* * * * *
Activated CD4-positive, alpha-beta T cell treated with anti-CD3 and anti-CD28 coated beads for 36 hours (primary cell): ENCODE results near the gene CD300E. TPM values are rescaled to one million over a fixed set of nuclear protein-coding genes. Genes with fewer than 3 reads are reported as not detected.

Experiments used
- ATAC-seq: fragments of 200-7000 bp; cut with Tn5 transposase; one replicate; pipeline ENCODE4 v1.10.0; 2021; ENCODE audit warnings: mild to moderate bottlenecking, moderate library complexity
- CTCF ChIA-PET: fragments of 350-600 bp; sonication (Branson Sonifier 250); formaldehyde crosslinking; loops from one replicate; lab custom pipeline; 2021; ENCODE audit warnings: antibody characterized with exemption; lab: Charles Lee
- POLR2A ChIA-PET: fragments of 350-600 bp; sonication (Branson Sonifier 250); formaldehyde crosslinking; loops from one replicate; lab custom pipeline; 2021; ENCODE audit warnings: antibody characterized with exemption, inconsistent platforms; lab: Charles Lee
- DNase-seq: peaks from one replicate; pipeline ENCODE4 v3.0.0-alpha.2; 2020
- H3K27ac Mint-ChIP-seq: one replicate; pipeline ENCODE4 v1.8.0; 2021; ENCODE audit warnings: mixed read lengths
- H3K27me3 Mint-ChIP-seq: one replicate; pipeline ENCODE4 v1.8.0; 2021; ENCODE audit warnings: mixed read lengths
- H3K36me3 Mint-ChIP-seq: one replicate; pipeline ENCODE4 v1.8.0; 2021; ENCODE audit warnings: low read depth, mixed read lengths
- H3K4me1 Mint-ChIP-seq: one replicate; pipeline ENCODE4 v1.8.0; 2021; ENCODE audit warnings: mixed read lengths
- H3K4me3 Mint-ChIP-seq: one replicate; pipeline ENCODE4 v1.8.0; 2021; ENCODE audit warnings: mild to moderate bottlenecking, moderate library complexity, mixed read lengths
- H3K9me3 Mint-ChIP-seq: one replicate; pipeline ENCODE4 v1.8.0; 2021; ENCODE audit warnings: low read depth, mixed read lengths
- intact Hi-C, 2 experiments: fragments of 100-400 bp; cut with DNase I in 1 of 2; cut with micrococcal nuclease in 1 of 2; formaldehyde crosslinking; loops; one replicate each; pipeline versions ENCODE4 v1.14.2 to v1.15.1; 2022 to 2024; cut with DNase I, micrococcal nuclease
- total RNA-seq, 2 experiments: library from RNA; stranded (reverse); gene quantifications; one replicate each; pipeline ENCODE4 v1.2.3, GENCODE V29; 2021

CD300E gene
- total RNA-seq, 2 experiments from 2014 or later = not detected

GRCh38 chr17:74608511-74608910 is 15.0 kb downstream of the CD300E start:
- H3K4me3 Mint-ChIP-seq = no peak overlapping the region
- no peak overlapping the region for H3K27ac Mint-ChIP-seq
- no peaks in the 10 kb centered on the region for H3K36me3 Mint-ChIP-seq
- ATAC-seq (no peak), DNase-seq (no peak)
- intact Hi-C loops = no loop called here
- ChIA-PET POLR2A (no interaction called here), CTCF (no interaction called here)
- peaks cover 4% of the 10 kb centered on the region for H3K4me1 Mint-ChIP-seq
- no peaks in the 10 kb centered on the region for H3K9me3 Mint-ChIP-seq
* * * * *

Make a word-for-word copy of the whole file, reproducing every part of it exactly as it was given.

Activated CD4-positive, alpha-beta T cell treated with anti-CD3 and anti-CD28 coated beads for 36 hours (primary cell): ENCODE results near the gene CD300E. TPM values are rescaled to one million over a fixed set of nuclear protein-coding genes. Genes with fewer than 3 reads are reported as not detected.

Experiments used
- ATAC-seq: fragments of 200-7000 bp; cut with Tn5 transposase; one replicate; pipeline ENCODE4 v1.10.0; 2021; ENCODE audit warnings: mild to moderate bottlenecking, moderate library complexity
- CTCF ChIA-PET: fragments of 350-600 bp; sonication (Branson Sonifier 250); formaldehyde crosslinking; loops from one replicate; lab custom pipeline; 2021; ENCODE audit warnings: antibody characterized with exemption; lab: Charles Lee
- POLR2A ChIA-PET: fragments of 350-600 bp; sonication (Branson Sonifier 250); formaldehyde crosslinking; loops from one replicate; lab custom pipeline; 2021; ENCODE audit warnings: antibody characterized with exemption, inconsistent platforms; lab: Charles Lee
- DNase-seq: peaks from one replicate; pipeline ENCODE4 v3.0.0-alpha.2; 2020
- H3K27ac Mint-ChIP-seq: one replicate; pipeline ENCODE4 v1.8.0; 2021; ENCODE audit warnings: mixed read lengths
- H3K27me3 Mint-ChIP-seq: one replicate; pipeline ENCODE4 v1.8.0; 2021; ENCODE audit warnings: mixed read lengths
- H3K36me3 Mint-ChIP-seq: one replicate; pipeline ENCODE4 v1.8.0; 2021; ENCODE audit warnings: low read depth, mixed read lengths
- H3K4me1 Mint-ChIP-seq: one replicate; pipeline ENCODE4 v1.8.0; 2021; ENCODE audit warnings: mixed read lengths
- H3K4me3 Mint-ChIP-seq: one replicate; pipeline ENCODE4 v1.8.0; 2021; ENCODE audit warnings: mild to moderate bottlenecking, moderate library complexity, mixed read lengths
- H3K9me3 Mint-ChIP-seq: one replicate; pipeline ENCODE4 v1.8.0; 2021; ENCODE audit warnings: low read depth, mixed read lengths
- intact Hi-C, 2 experiments: fragments of 100-400 bp; cut with DNase I in 1 of 2; cut with micrococcal nuclease in 1 of 2; formaldehyde crosslinking; loops; one replicate each; pipeline versions ENCODE4 v1.14.2 to v1.15.1; 2022 to 2024; cut with DNase I, micrococcal nuclease
- total RNA-seq, 2 experiments: library from RNA; stranded (reverse); gene quantifications; one replicate each; pipeline ENCODE4 v1.2.3, GENCODE V29; 2021

CD300E gene
- total RNA-seq, 2 experiments from 2014 or later = not detected

GRCh38 chr17:74608511-74608910 is 15.0 kb downstream of the CD300E start:
- H3K4me3 Mint-ChIP-seq = no peak overlapping the region
- no peak overlapping the region for H3K27ac Mint-ChIP-seq
- no peaks in the 10 kb centered on the region for H3K36me3 Mint-ChIP-seq
- ATAC-seq (no peak), DNase-seq (no peak)
- intact Hi-C loops = no loop called here
- ChIA-PET POLR2A (no interaction called here), CTCF (no interaction called here)
- peaks cover 4% of the 10 kb centered on the region for H3K4me1 Mint-ChIP-seq
- no peaks in the 10 kb centered on the region for H3K9me3 Mint-ChIP-seq